monitor   and   track   destination   brand   positions   over   a   period   of   time   and   also   points   out  
interesting  gaps  that  can  be  addressed  in  further  research  on  destination  branding.  As  the  
article   at   hand   was   published   six   years   ago,   the   following   paragraph   delivers   insight   into   the  
current  state  of  art  in  destination  branding.    
Very  interesting  at  this  point  is  a  paper  published  from  Pike  most  recently  in  2014,  where  the  
exact   same   study   was   conducted   again:   Brand   performance   of   the   same   five   destinations  
was  measured  this  time  between  2003  and  2012,  again  based  on  the  CBBE  (consumer-­‐based  
brand   equity).   The   results   showed,   that   the   visitor’s   perceptions   still   almost   didn’t   change  
over   the   10-­‐year   period.   Pike   himself   as   well   published   further   papers   on   some   of   the  
research   gaps   he   mentioned   in   his   article   from   2008   –   one   of   them   together   with   Samantha  
Murdy   (2011)   on   visitor   relationship   marketing   opportunities.   The   study   showed,   that  
destination   managers   consider   visitor   relationship   marketing   as   very   important,   but   the  
strategic   intent   by   DMOs   to   invest   in   it   is   limited.   Together   with   Mason   Russel   he   also  
published   a   paper   in   2011   on   the   competitiveness   of   destinations   with   regard   to   brand  
positioning.  In  a  study  published  in  2014  also  by  Pike,  Bianchi  and  Lings  the  CBBE  model  was  
used   as   a   tool   to   explore   attitudes   of   consumer’s   in   a   long-­‐haul   travel   context   and   was  
named   to   be   an   appropriate   model   for   researchers.   As   Pike   mentioned   in   his   article   from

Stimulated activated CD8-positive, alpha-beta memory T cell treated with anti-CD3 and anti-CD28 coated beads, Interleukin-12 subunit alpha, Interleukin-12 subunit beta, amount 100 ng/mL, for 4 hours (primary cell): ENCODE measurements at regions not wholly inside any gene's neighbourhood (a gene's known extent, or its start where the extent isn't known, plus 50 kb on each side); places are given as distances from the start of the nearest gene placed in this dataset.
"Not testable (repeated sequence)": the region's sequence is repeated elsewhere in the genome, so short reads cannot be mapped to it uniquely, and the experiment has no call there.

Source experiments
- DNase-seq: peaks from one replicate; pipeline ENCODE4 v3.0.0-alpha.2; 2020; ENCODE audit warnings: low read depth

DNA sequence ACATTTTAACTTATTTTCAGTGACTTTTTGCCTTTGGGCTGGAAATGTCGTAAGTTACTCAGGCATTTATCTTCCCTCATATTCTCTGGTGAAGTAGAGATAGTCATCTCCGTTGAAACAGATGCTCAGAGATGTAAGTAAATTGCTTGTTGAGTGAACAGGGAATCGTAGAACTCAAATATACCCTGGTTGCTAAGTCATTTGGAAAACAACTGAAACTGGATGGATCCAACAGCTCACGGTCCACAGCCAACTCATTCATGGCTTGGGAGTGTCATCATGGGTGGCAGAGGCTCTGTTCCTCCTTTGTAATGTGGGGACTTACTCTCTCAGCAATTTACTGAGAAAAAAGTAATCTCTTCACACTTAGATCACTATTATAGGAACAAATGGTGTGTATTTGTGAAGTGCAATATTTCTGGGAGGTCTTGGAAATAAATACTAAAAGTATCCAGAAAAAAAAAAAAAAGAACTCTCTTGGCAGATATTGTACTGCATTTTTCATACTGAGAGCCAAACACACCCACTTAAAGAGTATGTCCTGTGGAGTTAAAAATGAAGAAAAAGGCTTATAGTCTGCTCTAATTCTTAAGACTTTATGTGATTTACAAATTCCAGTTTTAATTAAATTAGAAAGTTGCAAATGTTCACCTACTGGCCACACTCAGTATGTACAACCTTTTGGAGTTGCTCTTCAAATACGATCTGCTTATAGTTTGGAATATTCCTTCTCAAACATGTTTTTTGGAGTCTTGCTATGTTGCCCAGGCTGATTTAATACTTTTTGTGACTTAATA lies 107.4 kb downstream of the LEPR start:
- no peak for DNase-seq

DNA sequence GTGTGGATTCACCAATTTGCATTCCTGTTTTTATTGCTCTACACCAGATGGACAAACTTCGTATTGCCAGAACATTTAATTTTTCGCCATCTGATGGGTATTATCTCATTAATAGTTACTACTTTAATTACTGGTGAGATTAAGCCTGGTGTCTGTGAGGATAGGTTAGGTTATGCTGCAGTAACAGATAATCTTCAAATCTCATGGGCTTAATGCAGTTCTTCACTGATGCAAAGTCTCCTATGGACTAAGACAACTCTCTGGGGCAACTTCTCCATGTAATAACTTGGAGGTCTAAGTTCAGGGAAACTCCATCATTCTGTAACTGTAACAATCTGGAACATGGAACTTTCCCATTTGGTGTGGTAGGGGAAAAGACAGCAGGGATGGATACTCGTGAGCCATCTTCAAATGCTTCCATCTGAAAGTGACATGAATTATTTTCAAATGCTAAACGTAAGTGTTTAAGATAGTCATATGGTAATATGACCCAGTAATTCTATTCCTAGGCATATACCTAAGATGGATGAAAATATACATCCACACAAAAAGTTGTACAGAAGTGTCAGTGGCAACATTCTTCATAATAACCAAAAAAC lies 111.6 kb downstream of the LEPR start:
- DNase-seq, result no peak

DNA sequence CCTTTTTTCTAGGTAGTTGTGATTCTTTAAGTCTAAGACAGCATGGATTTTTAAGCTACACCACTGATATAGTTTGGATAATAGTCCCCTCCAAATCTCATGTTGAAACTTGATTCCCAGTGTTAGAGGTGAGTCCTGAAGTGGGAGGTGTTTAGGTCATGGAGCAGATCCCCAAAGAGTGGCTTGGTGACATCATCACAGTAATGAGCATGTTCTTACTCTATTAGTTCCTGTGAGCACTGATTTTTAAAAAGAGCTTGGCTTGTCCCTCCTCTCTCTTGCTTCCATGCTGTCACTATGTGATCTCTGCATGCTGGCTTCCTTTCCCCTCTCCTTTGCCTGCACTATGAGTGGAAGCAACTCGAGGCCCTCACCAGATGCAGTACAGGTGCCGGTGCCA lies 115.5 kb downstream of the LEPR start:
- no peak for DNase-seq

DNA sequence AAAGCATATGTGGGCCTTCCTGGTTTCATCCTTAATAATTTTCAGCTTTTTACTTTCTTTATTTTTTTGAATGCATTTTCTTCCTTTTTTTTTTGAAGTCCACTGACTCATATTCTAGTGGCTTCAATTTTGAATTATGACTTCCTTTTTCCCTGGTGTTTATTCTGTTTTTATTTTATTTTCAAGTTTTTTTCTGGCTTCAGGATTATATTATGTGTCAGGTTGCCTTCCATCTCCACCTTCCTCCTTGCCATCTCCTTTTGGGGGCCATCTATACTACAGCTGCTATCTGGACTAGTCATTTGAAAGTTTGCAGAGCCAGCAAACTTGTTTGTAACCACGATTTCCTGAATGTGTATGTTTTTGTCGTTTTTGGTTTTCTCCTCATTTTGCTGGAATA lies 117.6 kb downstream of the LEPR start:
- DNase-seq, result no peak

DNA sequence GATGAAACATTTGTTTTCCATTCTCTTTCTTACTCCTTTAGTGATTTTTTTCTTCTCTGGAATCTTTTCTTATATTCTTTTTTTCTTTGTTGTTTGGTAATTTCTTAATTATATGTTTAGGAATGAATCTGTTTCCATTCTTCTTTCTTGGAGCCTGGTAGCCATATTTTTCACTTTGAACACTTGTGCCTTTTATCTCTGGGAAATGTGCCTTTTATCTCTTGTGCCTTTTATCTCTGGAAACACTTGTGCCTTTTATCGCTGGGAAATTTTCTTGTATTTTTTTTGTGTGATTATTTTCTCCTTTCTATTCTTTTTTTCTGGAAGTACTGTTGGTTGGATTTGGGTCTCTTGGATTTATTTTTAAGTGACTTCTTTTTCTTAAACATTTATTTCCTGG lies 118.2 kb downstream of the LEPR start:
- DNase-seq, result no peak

2008,   destination   branding   concerns   different   stakeholders.   Garcia,   Gomez   and   Molina  

(2012)   present   the   Success   Index   of   Triple-­‐Diamonds   for   the   measurement   of   a   destination’s  
branding   success   with   special   focus   on   different   stakeholders,   not   only   on   visitors’  
perceptions.   A   very   recent   publication   (Campelo   et   al.,   2014)   stresses   out   the   importance   of  
sense   of   place   when   it   comes   to   destination   branding.   It   focuses   on   the   importance   of  
positioning  the  habitants  of  place  at  the  center  of  a  branding  strategy  in  order  to  develop  a  
successful   and   effective   destination   brand.   Pike   and   Page   make   some   suggestions   in   a  
publication   on   destination   marketing   (2014)   for   further   research   on   destination   branding,  
like   that   there   is   still   not   much   literature   available   on   the   topic   of   modeling   destination  
brand  identity.  Another  issue  mentioned  by  them  that  would  benefit  from  further  research  
is  to  which  extent  a  slogan  is  effective  in  terms  of  meeting  customer  wants.  Also  they  state  
that  research  on  what  makes  a  destination  brand  slogan  successful  is  limited  altogether.  
Bianzi,   C./Pike,   S./Lings,   I.   (2013):   Investigating   attitudes   towards   three   South   American  
destinations  in  an  emerging  long  haul  market  using  a  model  of  consumer-­‐based  brand  equity  
(CBBE).  Tourism  Management  14,  pp.  214-­‐223  
Campelo,   A./Aitken,   R./Thyne,   M./Gnoth,   J.   (2014):   Sense   of   Place:   The   Importance   for  
Destination  Branding.  Journal  of  Travel  Research.  53(2),  pp.  154-­‐166  
Garcia,   J.A./Gomez,   M./Molina,   A.   (2012):   A   destination-­‐branding   model:   An   empirical  
analysis  based  on  stakeholders.  Tourism  Management  33(3),  pp.  646-­‐661  
Murdy,   S./Pike,   S.   (2011):   Perceptions   of   visitor   relationship   marketing   opportunities   by  
destination   marketers:   An   importance-­‐performance   analysis.   Tourism   Management   33,   pp.  
Pike,  S.  (2008):  Destination  brand  positions  of  a  competitive  set  of  near-­‐home  destinations.  
Tourism  Management  30,  pp.  857-­‐544  

Pike,   S.   (2014):   Destination   Brand   Performance   Measurement   Over   Time,   in   Woodside,  
A./Kozak,  M.  (ed.):  Tourists’  Perceptions  and  Assessments.  Advances  in  Culture,  Tourism  and  
Hospitality  Research,  Volume  8,  pp.  111-­‐120  
Pike,   S./Page,   S.J.   (2014):   Destination   Marketing   Organizations   and   destination   marketing:  
A  narrative  analysis  of  the  literature.  Tourism  Management  41,  pp.  202-­‐227  
Pike,   S./Russel,   M.   (2011):   Destination   competitiveness   through   the   lens   of   brand  
positioning:   the   case   of   Australia’s   Sunshine   Coast.   Current   Issues   in   Tourism   14(2),   pp.   169-­‐